2013 Capt. John A. MacLellan Medal goes to Iain Speirs

Published: June 10, 2013
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Iain Speirs was the recipient of the 2013 John A. MacLellan Medal on the evening of June 8th at the Royal Scots Club, Abercromby Place, Edinburgh, the second annual version of the invitational dinner/recital that showcases four of MacLellan’s piobaireachd compositions.

Speirs played “A Welcome for Patrick Struan,” which MacLellan composed on the birth of his second grandson in 1989.

Also competing were Faye Henderson (“The Phantom Piper of Corrieyairick”), Stuart Liddell (“Salute to the Queen’s Own Highlanders”), and Gordon Walker (“Am Bratach Gorm”).

Henderson was invited to take the place of her father, Murray Henderson, who won the inaugural Captain John A. MacLellan Medal last year, but later in the year retired from solo competition.

Faye Henderson played “The Phantom Piper of Corrieyairack,” composed by MacLellan for an incident in 1958 in the Great Glen near Fort Augustus when at base the pipes were clearly heard signalling the arrival of a Cameron Highlanders route march in bad weather. Due to the horrendous conditions, the pipers, who included the great soloist Iain MacFadyen, were told not to play miles earlier by Colonel David Murray. It is thought that this was the Phantom Piper playing in Corrieyairack Pass, where legend has it that Montrose’s Army will march once again if he is heard to play.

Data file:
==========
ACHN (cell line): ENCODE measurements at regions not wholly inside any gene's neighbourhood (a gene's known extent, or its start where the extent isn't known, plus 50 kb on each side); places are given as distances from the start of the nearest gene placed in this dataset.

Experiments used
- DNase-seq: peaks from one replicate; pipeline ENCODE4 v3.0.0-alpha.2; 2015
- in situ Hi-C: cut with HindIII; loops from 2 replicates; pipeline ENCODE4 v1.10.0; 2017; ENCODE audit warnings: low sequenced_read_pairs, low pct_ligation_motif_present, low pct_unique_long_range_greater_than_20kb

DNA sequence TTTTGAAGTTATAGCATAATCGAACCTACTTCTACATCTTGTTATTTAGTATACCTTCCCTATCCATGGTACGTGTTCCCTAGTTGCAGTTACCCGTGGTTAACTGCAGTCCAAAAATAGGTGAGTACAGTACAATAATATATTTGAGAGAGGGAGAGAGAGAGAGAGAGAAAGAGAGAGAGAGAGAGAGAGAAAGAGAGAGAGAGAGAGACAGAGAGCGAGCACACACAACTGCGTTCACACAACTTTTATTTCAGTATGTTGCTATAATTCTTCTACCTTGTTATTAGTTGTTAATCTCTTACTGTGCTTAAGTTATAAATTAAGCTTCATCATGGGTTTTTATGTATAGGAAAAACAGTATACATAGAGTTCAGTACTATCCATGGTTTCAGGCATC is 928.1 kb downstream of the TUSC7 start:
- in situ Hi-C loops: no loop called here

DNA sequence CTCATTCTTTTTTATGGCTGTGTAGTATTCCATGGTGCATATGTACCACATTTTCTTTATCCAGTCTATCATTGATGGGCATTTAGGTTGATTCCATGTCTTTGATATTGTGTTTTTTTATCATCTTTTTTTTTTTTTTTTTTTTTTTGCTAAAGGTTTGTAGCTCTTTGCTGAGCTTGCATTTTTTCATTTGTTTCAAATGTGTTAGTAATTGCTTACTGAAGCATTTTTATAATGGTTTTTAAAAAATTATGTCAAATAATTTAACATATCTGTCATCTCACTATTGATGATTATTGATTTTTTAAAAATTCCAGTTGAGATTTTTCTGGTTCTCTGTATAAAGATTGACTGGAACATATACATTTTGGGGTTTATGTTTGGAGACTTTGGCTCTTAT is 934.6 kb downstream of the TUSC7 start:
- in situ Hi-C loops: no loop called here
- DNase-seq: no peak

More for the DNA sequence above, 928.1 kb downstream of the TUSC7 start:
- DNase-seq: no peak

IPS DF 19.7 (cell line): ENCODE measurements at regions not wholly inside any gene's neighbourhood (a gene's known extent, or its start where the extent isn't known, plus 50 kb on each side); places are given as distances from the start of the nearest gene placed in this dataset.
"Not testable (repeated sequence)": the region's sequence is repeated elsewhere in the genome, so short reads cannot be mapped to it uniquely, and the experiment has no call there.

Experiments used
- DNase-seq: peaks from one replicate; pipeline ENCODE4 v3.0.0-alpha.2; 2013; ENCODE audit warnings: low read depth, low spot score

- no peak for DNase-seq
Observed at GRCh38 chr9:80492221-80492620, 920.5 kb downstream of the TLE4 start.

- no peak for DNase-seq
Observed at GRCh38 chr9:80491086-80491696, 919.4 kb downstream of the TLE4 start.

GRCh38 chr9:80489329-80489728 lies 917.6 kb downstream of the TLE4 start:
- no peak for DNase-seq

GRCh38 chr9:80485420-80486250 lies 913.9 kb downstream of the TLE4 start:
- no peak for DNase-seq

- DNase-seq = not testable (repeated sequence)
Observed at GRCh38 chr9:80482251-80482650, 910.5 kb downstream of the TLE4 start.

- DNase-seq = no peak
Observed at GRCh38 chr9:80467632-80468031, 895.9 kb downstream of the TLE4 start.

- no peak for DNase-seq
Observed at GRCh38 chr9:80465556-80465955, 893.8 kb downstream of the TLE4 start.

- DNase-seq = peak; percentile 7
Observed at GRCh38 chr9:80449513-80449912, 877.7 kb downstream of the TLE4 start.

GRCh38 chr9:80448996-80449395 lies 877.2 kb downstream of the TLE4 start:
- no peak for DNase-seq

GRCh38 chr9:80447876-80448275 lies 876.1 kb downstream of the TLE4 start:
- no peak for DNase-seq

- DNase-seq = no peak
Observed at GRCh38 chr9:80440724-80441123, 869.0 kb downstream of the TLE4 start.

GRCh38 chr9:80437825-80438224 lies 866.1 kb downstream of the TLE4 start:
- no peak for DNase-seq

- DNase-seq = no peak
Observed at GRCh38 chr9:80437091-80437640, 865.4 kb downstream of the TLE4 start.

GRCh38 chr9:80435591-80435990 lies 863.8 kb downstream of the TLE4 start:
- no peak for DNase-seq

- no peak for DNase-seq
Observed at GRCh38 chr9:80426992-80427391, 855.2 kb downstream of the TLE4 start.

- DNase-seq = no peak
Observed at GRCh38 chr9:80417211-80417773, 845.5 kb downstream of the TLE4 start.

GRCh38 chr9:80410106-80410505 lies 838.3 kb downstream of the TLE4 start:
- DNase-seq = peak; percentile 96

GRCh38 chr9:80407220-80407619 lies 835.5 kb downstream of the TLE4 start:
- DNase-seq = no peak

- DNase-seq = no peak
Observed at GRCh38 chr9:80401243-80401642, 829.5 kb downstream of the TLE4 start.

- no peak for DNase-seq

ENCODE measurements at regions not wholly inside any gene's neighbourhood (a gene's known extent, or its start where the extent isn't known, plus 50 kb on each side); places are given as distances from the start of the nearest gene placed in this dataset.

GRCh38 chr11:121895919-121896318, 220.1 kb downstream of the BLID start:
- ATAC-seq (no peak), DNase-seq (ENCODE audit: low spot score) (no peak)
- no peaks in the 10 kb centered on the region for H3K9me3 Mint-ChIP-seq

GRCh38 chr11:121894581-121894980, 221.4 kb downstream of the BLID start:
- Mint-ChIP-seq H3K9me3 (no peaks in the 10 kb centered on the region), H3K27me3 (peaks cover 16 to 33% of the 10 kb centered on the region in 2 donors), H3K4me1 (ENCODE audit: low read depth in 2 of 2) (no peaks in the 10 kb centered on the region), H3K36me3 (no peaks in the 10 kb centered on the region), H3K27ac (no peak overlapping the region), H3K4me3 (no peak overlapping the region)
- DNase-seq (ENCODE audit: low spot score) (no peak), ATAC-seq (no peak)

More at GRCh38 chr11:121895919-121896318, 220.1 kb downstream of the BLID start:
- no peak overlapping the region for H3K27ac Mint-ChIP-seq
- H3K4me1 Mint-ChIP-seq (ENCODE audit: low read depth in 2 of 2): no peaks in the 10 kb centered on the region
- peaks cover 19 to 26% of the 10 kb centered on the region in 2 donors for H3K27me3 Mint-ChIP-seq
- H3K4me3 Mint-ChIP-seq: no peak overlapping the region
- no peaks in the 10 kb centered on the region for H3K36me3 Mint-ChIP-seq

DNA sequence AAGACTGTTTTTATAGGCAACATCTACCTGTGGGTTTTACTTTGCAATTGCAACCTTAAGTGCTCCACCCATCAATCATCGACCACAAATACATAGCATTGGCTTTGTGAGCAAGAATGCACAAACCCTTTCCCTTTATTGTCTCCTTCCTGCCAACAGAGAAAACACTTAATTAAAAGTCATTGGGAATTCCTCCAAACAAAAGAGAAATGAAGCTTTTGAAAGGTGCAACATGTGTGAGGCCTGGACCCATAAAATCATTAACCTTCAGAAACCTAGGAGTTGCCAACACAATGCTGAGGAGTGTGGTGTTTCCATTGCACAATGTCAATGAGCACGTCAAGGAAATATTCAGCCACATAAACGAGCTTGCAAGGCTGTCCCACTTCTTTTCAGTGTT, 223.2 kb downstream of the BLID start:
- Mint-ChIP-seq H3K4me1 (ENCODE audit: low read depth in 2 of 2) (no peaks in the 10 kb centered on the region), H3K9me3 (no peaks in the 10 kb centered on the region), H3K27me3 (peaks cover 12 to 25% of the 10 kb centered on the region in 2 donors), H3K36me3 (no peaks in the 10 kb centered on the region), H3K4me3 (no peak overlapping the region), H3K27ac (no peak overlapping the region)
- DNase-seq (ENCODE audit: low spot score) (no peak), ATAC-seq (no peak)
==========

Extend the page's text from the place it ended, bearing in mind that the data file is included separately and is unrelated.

“The Phantom Piper of Corrieyairack” won the Saltire Association’s piobaireachd composing competition in 1963.

“Salute to the Queen’s Own Highlanders” was given to Stuart Liddell to play, and the tune was the first of MacLellan’s piobaireachd compositions, commemorating the creation of the Queen’s Own Highlanders as a result of amalgamation of the Seaforth and Cameron Highlanders.

Gordon Walker played “Am Bratach Gorm.” John MacLellan composed the tune in 1986 for the Scottish Piping Society of London’s annual Bratach Gorm, or Blue Banner, piobaireachd competition. The banner was originally presented by Dr. Calum MacCrimmon.

John Wilson judged the contest, and Euan Anderson delivered as the Fear an Tigh for the evening, which was attended by 100 enthusiasts.

The event is organized by the Capt. John A. MacLellan Memorial Trust, which was started in 2000 to honour the late, great piper.

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